Green Sharpshooter – Draeculacephala fulgida

Green Sharpshooter: Appearance, Territory, Damage and Life

Latin name: Draeculacephala fulgida

Appearances: Compared to other leafhoppers, sharpshooters are bigger. Adults are dark brown to black in appearance and average 12 millimeters in length. Their face and legs are yellow-orange, and their wings have little red veins that appear to be brown in color. The nymphs have bodies that are extremely similar to those of adults, are grey, and lack wings.

Host plant: They favor watergrass, bermudagrass, Italian rye, perennial rye, and fescue as host plants. Green-headed sharpshooters feed and breed only in areas where bermudagrass grows. Grapes are incidental hosts of these grass-feeding sharpshooters

Territory: The green sharpshooter loves regions that receive regular irrigation, lush dairy pastures, and perennial grasses. Insects typically move east (downwind at dusk) from pastures, weedy hay fields, or other grassy regions in central California.

Damage insect caused: Sharpshooter feeding does not harm grapes, however these insects carry the bacterium that causes Pierce’s disease in grapes, Xylella fastidiosa. In coastal grape-growing regions, the blue-green sharpshooter is the most significant vector of Xylella fastidiosa; green, willow, and red-headed sharpshooters are also found. Sharpshooters inject the bacterium into the water-conducting system as they feed on vines, which causes the plant to experience water stress. Early spring infections may show symptoms by the fall of the year they were contracted, but this depends on the variety. Budbreak will be delayed or missing in the spring on vines that were infected the year before, and leaf scorch will start to emerge in the early summer and intensify during the fall, leading clusters to dry. Infections that are caught early in the season (March through May) have a higher chance of surviving the next winter and developing into chronic conditions. Vine death can occur 1 to 3 years following Xylella fastidiosa infection.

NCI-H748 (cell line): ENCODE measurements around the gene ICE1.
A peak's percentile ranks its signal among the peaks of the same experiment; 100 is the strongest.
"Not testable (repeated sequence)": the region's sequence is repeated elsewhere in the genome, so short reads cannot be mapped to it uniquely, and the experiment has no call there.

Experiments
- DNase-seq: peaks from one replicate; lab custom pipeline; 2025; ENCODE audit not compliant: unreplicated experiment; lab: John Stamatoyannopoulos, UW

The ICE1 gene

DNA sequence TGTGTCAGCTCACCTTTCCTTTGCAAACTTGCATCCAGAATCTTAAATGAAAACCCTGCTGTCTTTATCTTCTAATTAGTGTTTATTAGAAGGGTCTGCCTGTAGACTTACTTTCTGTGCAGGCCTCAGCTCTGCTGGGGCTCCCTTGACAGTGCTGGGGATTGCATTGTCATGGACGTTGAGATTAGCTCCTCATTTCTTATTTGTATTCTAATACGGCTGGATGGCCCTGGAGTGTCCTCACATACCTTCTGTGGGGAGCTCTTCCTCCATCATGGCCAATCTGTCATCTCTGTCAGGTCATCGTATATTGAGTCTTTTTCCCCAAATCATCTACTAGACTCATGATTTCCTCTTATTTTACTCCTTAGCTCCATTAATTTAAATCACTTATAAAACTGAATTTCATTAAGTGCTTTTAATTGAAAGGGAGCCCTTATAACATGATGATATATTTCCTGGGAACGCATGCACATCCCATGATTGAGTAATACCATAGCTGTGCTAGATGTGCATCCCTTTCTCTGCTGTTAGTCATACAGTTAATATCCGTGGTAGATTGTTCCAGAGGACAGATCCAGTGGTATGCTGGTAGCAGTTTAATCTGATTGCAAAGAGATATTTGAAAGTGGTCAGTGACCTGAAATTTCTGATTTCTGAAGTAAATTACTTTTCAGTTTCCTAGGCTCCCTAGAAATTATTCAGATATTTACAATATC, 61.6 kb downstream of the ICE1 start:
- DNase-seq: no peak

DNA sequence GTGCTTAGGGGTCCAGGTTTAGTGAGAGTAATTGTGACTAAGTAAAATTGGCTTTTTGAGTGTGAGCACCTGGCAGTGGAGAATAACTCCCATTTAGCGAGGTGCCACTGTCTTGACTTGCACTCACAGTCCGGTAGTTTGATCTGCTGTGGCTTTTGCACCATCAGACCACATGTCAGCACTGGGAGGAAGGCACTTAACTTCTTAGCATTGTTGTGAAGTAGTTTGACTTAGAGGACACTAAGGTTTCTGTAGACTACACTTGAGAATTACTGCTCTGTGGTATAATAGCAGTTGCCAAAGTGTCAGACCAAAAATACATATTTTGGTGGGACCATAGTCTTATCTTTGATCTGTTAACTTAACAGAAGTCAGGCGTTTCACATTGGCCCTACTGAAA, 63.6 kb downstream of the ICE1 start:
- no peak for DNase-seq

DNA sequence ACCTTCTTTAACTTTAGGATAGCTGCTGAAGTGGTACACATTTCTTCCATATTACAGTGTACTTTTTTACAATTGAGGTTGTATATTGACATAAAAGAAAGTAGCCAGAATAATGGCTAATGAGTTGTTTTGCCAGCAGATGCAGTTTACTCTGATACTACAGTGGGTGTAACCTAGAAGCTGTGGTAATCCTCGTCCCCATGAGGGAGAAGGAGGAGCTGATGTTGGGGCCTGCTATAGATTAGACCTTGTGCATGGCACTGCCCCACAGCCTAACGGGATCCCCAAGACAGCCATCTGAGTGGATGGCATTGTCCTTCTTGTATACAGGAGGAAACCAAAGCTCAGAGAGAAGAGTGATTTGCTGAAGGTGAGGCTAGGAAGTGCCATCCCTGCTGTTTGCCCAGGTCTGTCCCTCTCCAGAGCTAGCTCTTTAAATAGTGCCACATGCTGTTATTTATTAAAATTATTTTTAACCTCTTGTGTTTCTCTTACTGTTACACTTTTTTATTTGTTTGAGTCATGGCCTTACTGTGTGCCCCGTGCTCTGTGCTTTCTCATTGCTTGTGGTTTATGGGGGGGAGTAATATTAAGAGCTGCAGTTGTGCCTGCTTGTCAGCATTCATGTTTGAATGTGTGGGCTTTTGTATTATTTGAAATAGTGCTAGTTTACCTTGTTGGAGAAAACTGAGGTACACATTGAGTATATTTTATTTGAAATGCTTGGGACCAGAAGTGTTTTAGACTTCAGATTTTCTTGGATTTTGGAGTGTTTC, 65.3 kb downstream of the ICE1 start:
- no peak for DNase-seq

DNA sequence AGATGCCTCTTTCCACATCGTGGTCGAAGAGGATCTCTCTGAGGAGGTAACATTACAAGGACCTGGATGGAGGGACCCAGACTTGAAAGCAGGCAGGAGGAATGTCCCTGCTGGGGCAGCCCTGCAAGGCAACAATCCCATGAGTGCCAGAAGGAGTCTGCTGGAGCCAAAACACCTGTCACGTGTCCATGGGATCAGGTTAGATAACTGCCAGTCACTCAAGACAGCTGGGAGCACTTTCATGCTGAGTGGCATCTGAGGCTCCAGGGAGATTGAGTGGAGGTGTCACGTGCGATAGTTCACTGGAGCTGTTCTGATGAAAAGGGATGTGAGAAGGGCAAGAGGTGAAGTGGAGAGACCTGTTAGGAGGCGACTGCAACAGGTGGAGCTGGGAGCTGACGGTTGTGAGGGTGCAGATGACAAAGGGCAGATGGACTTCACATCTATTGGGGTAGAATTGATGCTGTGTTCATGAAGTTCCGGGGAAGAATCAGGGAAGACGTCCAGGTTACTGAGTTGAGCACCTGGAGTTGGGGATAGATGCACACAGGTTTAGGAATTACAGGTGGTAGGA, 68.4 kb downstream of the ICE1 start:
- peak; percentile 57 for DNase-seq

Life cycle and habits: Three generations are produced annually by the green- and red-headed sharpshooters. They lay eggs from late February to early March and spend the winter as adults. The second generation most likely migrate into the vineyard because overwintering adults do not live long. In masses of up to 28, females lay their eggs on the bottom leaf surface of newly developed juvenile leaves. The egg mass initially emerges on the leaf as a greenish blister. A fluid from the female that like white chalk covers the leaf blister, making it visible. The leaf tissue that held the egg mass soon after it hatches starts to become brown. A permanent brown scar is all that is left of the dead leaf tissue.